With so much riding on the results of drug and alcohol testing in family law cases, it is vital that consumption is tested in the most suitable way to ensure the accuracy of results and to show the full picture of someone’s drug or alcohol use.
Hair strand testing is widely recognised as a reliable testing method in family law cases when someone needs to prove reduction in or abstinence from drug and/or alcohol use. Compared to saliva and urine testing, which can only give a snapshot of a moment in time, a hair test can prove or disprove a history of use.
Here, Tyson Thomas, Reporting Scientist at Cansford Laboratories, explains why segmented hair testing should be the go-to method to build a more accurate picture of alcohol use in family law cases.
Why choose hair testing?
The hair testing process is considered reliable as it is closely controlled and monitored – from collection to transportation and analysis – producing robust results that can stand up in court as evidence of a client’s drug or alcohol use.
There are two types of hair testing methods used in the UK – overview and segmented. It is the latter which has caused much debate in the industry as to its suitability in alcohol testing, yet we believe that it is the best option to give a more detailed analysis of use over time.
Types of hair testing
It is important to understand the distinction between overview and segmentation hair testing to ensure the correct test method is selected.
Overview hair testing can provide a general indication of drug or alcohol use throughout a defined testing period, depending on the length of hair selected. An overview analysis will cover a whole section and identify drug use within that period. For instance, a 3cm overview can provide an integrated average result of use over the entire three-month period but will not specify trends of use within that time.
Segmentation provides a month by month break down, providing a more detailed history of a person’s drug or alcohol use. It is recommended in cases where drugs or alcohol have been used within or close to a particular time frame of the analysis, and evidence is needed that drug or alcohol use has recently stopped.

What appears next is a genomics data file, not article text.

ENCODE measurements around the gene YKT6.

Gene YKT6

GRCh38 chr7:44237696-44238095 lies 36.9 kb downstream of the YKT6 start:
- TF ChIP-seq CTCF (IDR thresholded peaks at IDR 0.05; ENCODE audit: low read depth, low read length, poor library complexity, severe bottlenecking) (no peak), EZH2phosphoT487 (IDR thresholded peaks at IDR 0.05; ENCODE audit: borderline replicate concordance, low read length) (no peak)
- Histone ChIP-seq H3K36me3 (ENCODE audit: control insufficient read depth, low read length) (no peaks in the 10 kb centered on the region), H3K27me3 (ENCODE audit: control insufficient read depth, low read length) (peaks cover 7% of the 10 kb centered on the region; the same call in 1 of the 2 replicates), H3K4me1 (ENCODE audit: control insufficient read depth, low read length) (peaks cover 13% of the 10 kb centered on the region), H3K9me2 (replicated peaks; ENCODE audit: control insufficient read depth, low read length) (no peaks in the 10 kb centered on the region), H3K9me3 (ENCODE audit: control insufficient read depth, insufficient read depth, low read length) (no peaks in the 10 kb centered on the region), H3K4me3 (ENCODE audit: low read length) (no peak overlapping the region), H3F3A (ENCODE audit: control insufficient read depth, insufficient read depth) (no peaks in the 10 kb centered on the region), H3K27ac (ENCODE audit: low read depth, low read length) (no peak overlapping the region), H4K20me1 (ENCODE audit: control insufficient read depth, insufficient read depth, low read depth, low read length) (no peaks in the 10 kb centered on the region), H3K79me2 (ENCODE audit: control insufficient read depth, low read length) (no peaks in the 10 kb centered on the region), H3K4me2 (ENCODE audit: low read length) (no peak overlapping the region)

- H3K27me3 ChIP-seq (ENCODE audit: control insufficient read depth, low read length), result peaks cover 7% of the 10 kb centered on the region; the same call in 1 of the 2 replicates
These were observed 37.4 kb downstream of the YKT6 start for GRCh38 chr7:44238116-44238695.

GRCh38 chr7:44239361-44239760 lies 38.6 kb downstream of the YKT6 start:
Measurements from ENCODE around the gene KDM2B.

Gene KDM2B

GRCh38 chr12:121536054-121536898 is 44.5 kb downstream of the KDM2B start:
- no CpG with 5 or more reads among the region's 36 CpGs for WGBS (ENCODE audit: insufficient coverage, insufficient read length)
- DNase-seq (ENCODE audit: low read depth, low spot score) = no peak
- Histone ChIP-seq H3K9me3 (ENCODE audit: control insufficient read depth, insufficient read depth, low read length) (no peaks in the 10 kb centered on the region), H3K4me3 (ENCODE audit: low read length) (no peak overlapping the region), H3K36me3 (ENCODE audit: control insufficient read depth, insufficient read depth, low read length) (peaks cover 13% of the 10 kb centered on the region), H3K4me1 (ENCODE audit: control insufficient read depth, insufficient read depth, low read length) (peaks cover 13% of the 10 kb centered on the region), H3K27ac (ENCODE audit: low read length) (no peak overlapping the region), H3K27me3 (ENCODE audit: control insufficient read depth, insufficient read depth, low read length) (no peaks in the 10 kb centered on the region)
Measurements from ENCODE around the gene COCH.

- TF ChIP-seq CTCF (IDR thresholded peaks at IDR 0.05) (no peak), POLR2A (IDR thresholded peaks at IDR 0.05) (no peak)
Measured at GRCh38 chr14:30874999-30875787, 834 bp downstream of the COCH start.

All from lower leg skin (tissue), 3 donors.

When testing a hair sample for long-term alcohol use, a laboratory will look for one of two different alcohol markers: Ethyl Glucuronide (EtG) or a fatty acid ethyl ester (FAEE) called Ethyl Palmitate (EtPa). EtG is produced by the liver and deposited into the hair through sweat. EtPa is produced in the blood and incorporated into hair via sebum, EtPa can also be elevated when using hair products containing ethanol.
What can segmentation testing tell us?
Courts will often request analysis of your client’s pattern of consumption and an assessment of whether use has increased or decreased over a period of detection.
By segmenting the hair into monthly sections (1cm of hair is representative of an average of one month of growth), laboratories can provide a more comprehensive assessment of the pattern of change and it is possible to gain a detailed chronological history of drug or alcohol use.
Segmentation can be used to detect drug and alcohol markers in hair between seven days and six months after use. Segmentation can therefore provide a more accurate assessment of the person’s substance misuse or abstinence from drugs or alcohol when presented to court, and potentially support the person’s declaration of either reducing the use of a drug or even cessation.
The key benefits of segmented hair testing:
- Gives a more accurate assessment of a client’s substance misuse or abstinence.
- Can help show whether the client is making attempts to stop misuse.
- Shows when someone’s addiction is increasing.